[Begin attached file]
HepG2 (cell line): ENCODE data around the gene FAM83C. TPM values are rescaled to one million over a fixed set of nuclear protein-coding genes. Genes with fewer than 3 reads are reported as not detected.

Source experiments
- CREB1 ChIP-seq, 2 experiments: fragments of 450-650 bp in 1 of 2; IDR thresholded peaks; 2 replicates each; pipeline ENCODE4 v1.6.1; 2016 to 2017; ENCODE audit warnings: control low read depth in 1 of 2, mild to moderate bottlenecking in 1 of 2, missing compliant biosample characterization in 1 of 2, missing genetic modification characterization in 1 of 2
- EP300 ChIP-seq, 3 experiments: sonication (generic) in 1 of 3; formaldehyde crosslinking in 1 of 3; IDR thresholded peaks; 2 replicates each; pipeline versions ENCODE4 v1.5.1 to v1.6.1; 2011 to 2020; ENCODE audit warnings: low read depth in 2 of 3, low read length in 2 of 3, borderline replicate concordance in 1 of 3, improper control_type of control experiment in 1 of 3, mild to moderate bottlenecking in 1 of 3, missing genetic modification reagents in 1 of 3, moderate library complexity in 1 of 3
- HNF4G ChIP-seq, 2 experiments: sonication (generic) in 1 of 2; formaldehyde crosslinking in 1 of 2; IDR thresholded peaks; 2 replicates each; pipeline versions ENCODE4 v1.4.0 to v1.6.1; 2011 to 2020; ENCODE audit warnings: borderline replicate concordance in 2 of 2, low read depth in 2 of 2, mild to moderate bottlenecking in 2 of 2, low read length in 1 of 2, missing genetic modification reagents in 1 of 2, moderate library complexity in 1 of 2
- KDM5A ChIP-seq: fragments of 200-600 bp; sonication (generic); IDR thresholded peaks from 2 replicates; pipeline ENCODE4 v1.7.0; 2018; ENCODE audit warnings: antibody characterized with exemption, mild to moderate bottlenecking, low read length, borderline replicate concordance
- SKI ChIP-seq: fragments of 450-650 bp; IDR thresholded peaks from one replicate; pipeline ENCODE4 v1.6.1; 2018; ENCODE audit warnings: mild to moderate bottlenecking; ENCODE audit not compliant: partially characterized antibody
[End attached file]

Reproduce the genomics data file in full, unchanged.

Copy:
HepG2 (cell line): ENCODE data around the gene FAM83C. TPM values are rescaled to one million over a fixed set of nuclear protein-coding genes. Genes with fewer than 3 reads are reported as not detected.

Source experiments
- CREB1 ChIP-seq, 2 experiments: fragments of 450-650 bp in 1 of 2; IDR thresholded peaks; 2 replicates each; pipeline ENCODE4 v1.6.1; 2016 to 2017; ENCODE audit warnings: control low read depth in 1 of 2, mild to moderate bottlenecking in 1 of 2, missing compliant biosample characterization in 1 of 2, missing genetic modification characterization in 1 of 2
- EP300 ChIP-seq, 3 experiments: sonication (generic) in 1 of 3; formaldehyde crosslinking in 1 of 3; IDR thresholded peaks; 2 replicates each; pipeline versions ENCODE4 v1.5.1 to v1.6.1; 2011 to 2020; ENCODE audit warnings: low read depth in 2 of 3, low read length in 2 of 3, borderline replicate concordance in 1 of 3, improper control_type of control experiment in 1 of 3, mild to moderate bottlenecking in 1 of 3, missing genetic modification reagents in 1 of 3, moderate library complexity in 1 of 3
- HNF4G ChIP-seq, 2 experiments: sonication (generic) in 1 of 2; formaldehyde crosslinking in 1 of 2; IDR thresholded peaks; 2 replicates each; pipeline versions ENCODE4 v1.4.0 to v1.6.1; 2011 to 2020; ENCODE audit warnings: borderline replicate concordance in 2 of 2, low read depth in 2 of 2, mild to moderate bottlenecking in 2 of 2, low read length in 1 of 2, missing genetic modification reagents in 1 of 2, moderate library complexity in 1 of 2
- KDM5A ChIP-seq: fragments of 200-600 bp; sonication (generic); IDR thresholded peaks from 2 replicates; pipeline ENCODE4 v1.7.0; 2018; ENCODE audit warnings: antibody characterized with exemption, mild to moderate bottlenecking, low read length, borderline replicate concordance
- SKI ChIP-seq: fragments of 450-650 bp; IDR thresholded peaks from one replicate; pipeline ENCODE4 v1.6.1; 2018; ENCODE audit warnings: mild to moderate bottlenecking; ENCODE audit not compliant: partially characterized antibody